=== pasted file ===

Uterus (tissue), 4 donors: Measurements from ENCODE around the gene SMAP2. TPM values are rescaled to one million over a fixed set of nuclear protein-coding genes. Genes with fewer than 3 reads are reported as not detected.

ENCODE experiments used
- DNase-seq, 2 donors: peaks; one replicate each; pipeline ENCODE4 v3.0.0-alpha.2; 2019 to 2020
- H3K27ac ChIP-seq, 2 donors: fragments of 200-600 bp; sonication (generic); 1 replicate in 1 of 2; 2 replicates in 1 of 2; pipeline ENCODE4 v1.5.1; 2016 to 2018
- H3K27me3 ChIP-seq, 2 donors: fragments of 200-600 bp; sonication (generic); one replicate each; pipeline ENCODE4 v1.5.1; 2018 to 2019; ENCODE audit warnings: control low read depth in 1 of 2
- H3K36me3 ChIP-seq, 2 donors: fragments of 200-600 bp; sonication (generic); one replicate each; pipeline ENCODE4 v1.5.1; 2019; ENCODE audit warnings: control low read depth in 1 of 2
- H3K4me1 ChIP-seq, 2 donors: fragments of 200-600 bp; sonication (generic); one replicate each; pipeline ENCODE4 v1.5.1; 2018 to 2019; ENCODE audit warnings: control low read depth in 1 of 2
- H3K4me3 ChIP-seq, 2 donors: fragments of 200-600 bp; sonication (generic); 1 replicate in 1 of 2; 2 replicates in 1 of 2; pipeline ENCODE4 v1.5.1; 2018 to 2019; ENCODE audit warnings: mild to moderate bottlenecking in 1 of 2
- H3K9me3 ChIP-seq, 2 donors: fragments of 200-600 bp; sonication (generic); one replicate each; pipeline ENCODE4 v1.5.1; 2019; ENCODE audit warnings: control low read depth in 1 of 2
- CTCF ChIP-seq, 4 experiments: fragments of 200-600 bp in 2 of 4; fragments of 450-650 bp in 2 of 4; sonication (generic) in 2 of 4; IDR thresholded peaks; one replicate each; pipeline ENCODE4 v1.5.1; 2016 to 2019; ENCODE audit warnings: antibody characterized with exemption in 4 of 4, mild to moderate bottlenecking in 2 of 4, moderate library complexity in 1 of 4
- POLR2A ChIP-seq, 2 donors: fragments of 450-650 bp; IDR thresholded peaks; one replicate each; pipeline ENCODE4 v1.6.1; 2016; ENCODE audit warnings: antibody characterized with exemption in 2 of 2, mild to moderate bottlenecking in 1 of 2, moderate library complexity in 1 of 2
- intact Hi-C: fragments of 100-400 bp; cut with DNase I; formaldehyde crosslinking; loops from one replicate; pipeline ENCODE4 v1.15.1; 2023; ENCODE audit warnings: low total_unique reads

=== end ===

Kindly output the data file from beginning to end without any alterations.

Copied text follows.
Uterus (tissue), 4 donors: Measurements from ENCODE around the gene SMAP2. TPM values are rescaled to one million over a fixed set of nuclear protein-coding genes. Genes with fewer than 3 reads are reported as not detected.

ENCODE experiments used
- DNase-seq, 2 donors: peaks; one replicate each; pipeline ENCODE4 v3.0.0-alpha.2; 2019 to 2020
- H3K27ac ChIP-seq, 2 donors: fragments of 200-600 bp; sonication (generic); 1 replicate in 1 of 2; 2 replicates in 1 of 2; pipeline ENCODE4 v1.5.1; 2016 to 2018
- H3K27me3 ChIP-seq, 2 donors: fragments of 200-600 bp; sonication (generic); one replicate each; pipeline ENCODE4 v1.5.1; 2018 to 2019; ENCODE audit warnings: control low read depth in 1 of 2
- H3K36me3 ChIP-seq, 2 donors: fragments of 200-600 bp; sonication (generic); one replicate each; pipeline ENCODE4 v1.5.1; 2019; ENCODE audit warnings: control low read depth in 1 of 2
- H3K4me1 ChIP-seq, 2 donors: fragments of 200-600 bp; sonication (generic); one replicate each; pipeline ENCODE4 v1.5.1; 2018 to 2019; ENCODE audit warnings: control low read depth in 1 of 2
- H3K4me3 ChIP-seq, 2 donors: fragments of 200-600 bp; sonication (generic); 1 replicate in 1 of 2; 2 replicates in 1 of 2; pipeline ENCODE4 v1.5.1; 2018 to 2019; ENCODE audit warnings: mild to moderate bottlenecking in 1 of 2
- H3K9me3 ChIP-seq, 2 donors: fragments of 200-600 bp; sonication (generic); one replicate each; pipeline ENCODE4 v1.5.1; 2019; ENCODE audit warnings: control low read depth in 1 of 2
- CTCF ChIP-seq, 4 experiments: fragments of 200-600 bp in 2 of 4; fragments of 450-650 bp in 2 of 4; sonication (generic) in 2 of 4; IDR thresholded peaks; one replicate each; pipeline ENCODE4 v1.5.1; 2016 to 2019; ENCODE audit warnings: antibody characterized with exemption in 4 of 4, mild to moderate bottlenecking in 2 of 4, moderate library complexity in 1 of 4
- POLR2A ChIP-seq, 2 donors: fragments of 450-650 bp; IDR thresholded peaks; one replicate each; pipeline ENCODE4 v1.6.1; 2016; ENCODE audit warnings: antibody characterized with exemption in 2 of 2, mild to moderate bottlenecking in 1 of 2, moderate library complexity in 1 of 2
- intact Hi-C: fragments of 100-400 bp; cut with DNase I; formaldehyde crosslinking; loops from one replicate; pipeline ENCODE4 v1.15.1; 2023; ENCODE audit warnings: low total_unique reads